Japan needs to increase its military spending in the face of the "grim reality" of the threat from China and North Korea, a senior member of Japan's ruling Liberal Democratic Party said on Sunday during a visit to Taiwan.
Although Chinese-claimed and democratically-governed Taiwan and Japan do not have formal diplomatic ties, they have close unofficial relations and both share concerns about China, especially its increased military activities near the two.
Koichi Hagiuda, the LDP's policy chief and a former industry minister, said during a visit to Taipei that since World War Two Japan has "walked the path of peace" and that path will not change in the future.
"However just reciting the word peace is of course not enough for our peace to be protected," he told a forum on Japan-Taiwan relations.
As Japan prepares next year's budget Prime Minister Fumio Kishida has already announced plans to lift defence spending to an amount equivalent to 2% of gross domestic product within five years, from 1% now.
That would take Japan's annual defence budget to more than 11 trillion yen ($80.55 billion) from 5.4 trillion yen currently, giving the country the world's third-largest military budget after the United States and China at their current levels.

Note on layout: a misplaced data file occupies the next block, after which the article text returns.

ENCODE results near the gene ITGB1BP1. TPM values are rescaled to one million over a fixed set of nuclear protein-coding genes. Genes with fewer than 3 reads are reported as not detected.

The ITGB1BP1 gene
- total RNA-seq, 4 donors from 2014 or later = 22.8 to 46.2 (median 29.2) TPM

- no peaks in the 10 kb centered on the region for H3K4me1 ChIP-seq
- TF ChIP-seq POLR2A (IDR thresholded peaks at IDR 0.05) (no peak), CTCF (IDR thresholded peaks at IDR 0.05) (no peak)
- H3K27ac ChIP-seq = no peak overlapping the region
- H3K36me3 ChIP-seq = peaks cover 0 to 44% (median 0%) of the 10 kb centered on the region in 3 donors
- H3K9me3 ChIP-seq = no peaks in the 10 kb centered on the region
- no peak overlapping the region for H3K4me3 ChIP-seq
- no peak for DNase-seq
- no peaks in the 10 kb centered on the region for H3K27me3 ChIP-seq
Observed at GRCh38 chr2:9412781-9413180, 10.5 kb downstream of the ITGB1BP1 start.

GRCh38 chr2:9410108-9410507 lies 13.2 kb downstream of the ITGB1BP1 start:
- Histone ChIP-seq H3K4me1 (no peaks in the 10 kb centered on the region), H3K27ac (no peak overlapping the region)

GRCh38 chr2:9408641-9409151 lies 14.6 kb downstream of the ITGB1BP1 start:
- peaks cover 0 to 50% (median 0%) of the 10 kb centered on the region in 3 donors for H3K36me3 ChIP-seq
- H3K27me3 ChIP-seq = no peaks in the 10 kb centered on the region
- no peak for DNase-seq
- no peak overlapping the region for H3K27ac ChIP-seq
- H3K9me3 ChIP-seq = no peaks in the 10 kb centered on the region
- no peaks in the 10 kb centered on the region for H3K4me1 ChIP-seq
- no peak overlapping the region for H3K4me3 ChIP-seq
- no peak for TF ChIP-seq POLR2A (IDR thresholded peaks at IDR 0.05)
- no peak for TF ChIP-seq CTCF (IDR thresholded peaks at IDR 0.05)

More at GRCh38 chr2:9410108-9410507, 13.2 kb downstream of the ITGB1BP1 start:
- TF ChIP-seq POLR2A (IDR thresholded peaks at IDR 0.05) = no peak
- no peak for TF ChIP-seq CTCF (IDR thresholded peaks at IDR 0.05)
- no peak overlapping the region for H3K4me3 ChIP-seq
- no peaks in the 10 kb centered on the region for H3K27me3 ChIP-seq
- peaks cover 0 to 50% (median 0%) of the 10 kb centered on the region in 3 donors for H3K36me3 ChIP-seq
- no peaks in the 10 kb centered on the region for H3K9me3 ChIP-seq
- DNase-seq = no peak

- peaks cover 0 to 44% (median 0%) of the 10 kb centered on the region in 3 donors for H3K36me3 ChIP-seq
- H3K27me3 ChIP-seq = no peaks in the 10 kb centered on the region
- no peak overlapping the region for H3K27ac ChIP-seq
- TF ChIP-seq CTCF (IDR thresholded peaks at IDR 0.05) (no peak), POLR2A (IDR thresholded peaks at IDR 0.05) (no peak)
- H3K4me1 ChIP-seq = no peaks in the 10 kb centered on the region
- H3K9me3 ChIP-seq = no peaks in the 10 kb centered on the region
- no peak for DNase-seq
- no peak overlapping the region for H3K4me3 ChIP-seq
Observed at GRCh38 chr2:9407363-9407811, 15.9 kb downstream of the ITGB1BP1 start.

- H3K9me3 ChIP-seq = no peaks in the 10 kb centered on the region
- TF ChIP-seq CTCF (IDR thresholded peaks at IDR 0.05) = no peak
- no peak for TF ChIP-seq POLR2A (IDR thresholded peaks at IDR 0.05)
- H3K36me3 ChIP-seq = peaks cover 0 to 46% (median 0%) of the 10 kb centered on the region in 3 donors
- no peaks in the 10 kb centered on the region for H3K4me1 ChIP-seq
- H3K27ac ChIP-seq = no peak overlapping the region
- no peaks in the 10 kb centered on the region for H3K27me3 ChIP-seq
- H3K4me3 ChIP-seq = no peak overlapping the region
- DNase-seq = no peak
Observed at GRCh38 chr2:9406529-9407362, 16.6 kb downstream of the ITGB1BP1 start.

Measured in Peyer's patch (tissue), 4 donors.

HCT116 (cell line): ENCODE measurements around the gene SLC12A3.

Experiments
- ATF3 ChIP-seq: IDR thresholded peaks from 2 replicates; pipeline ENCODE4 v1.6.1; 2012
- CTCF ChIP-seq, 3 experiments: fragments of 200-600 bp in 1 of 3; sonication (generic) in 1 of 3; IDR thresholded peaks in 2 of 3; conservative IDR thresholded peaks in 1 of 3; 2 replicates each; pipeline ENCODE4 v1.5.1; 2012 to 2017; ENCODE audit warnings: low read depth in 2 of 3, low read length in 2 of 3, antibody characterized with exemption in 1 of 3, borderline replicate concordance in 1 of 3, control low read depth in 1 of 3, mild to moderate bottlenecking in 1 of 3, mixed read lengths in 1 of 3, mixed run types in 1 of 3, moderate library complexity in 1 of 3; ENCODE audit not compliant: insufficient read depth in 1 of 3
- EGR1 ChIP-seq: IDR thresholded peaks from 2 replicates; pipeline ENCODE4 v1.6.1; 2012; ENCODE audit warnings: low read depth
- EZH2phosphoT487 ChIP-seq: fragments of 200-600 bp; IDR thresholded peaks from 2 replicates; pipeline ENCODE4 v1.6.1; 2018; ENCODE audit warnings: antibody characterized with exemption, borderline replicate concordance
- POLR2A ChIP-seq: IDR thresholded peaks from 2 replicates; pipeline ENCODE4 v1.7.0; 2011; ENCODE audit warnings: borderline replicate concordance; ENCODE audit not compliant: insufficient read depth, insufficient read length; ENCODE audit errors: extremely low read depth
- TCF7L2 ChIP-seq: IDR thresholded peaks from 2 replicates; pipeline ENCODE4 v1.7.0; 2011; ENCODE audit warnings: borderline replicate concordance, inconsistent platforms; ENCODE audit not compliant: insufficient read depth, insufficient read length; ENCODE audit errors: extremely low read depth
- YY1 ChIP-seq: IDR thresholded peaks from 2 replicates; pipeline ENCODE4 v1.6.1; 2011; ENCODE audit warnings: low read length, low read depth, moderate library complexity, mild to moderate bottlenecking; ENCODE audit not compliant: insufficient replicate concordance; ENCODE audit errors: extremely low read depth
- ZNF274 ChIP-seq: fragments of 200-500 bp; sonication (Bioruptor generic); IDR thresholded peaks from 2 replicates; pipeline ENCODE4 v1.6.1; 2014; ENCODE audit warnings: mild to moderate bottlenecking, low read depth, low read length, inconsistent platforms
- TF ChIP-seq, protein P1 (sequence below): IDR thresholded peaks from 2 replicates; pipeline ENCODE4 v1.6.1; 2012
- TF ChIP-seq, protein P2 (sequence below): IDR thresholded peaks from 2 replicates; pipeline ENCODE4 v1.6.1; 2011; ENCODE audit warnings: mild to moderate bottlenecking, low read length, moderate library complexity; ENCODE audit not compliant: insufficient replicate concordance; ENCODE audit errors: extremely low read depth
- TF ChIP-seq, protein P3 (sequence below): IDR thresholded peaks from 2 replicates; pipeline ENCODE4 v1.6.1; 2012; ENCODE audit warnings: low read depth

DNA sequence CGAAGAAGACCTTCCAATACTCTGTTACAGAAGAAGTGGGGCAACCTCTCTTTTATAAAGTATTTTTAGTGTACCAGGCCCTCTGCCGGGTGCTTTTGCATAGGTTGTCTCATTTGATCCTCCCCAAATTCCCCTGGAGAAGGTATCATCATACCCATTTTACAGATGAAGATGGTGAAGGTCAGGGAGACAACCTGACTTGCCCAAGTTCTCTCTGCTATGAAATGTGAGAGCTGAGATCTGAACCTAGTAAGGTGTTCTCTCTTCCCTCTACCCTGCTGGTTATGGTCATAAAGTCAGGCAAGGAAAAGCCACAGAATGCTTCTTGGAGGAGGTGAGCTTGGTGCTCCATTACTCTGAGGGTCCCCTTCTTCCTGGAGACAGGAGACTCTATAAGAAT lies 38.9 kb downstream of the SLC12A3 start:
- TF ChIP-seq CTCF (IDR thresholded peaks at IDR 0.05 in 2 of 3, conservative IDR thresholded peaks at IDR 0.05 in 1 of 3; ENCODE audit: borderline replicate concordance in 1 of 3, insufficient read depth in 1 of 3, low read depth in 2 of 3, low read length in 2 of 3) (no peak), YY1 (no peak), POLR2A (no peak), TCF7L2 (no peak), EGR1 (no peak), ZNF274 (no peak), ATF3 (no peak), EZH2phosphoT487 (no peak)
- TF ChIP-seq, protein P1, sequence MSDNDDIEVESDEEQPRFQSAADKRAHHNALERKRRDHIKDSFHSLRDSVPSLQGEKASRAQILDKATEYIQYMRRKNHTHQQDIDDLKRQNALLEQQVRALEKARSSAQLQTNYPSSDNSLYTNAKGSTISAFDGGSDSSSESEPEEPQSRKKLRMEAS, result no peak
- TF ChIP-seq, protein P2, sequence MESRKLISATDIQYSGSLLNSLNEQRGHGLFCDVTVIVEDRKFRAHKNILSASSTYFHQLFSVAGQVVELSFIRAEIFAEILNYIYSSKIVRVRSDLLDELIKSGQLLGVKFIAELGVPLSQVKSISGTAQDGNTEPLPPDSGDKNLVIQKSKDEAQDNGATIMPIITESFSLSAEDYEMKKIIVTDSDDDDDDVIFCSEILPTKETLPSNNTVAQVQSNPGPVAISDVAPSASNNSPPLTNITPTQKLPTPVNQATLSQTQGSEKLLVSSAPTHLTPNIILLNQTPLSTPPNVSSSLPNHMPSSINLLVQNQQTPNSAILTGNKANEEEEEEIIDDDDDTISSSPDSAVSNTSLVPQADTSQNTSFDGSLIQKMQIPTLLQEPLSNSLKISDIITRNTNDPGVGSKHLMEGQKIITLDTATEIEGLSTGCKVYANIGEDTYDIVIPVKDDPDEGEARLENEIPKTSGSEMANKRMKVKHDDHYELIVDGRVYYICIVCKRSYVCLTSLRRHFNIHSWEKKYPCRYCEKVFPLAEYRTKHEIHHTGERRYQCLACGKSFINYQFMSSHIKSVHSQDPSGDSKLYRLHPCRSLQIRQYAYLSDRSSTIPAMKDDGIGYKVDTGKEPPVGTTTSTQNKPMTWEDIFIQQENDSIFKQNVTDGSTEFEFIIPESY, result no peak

Hagiuda pointed to China's massive increase in military spending, as well as North Korean missile tests, as reasons for Japan to raise its defence budget.
"In the face of such a grim reality, half measures have no meaning at all."
Japan's defence capabilities are necessary to protect lives and peace and must be developed immediately, not within five years, he added.
"It's important to show clearly that we have sufficient capacity to make any would-be aggressor think twice."
China staged military drills near Taiwan in August to express anger at a visit to Taipei by then-U.S. House Speaker Nancy Pelosi, including launching five missiles into the sea close to Okinawa, within Japan's exclusive economic zone.
Japan hosts major U.S. military bases, including on Okinawa, a short flight from Taiwan, which would be crucial for any U.S. support during a Chinese attack.
The United States is bound by law to provide Taiwan with the means to defend itself, though there is ambiguity about whether it would send forces to help Taiwan in a war with China.
Addressing a think-tank in Taiwan last December, the late former Japanese Prime Minister Shinzo Abe said Japan and the United States could not stand by if China attacked Taiwan, and Beijing needs to understand this.